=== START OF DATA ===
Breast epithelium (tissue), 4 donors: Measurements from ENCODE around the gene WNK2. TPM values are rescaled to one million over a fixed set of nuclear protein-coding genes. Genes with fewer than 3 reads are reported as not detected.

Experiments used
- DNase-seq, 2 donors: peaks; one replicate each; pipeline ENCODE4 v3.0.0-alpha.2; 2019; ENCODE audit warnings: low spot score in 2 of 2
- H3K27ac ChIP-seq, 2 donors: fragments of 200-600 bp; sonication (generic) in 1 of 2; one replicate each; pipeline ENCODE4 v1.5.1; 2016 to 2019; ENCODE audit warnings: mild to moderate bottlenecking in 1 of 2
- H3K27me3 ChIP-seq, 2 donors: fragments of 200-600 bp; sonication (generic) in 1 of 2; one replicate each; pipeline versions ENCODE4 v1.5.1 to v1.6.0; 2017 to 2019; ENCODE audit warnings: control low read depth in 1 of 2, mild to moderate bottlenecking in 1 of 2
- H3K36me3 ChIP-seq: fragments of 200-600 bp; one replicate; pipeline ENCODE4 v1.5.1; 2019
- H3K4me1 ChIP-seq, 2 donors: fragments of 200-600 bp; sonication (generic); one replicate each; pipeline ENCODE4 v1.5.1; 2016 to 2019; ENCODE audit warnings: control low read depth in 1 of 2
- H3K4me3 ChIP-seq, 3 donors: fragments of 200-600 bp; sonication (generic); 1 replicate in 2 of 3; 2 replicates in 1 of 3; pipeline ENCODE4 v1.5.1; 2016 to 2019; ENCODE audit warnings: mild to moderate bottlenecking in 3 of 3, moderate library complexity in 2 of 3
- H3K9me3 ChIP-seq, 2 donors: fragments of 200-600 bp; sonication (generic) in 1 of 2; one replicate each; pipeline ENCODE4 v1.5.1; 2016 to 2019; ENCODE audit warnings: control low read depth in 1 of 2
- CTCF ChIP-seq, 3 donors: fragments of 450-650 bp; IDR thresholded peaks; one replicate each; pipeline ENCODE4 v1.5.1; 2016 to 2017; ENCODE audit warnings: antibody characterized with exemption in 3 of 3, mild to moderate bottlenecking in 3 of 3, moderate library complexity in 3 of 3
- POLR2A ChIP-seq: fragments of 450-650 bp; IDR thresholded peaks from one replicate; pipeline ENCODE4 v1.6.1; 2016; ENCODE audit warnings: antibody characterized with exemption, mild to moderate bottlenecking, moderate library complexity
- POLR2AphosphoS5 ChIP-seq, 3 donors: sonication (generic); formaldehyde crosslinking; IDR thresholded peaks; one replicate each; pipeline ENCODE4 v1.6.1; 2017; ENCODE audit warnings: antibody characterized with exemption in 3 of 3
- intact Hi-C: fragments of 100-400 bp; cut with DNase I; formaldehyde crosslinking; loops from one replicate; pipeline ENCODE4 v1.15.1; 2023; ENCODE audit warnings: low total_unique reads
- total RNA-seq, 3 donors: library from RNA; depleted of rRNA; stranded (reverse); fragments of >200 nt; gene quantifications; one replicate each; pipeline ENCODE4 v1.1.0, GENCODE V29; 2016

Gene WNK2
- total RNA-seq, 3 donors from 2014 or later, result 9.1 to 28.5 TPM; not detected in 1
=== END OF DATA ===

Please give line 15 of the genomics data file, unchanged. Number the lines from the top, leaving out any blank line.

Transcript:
Gene WNK2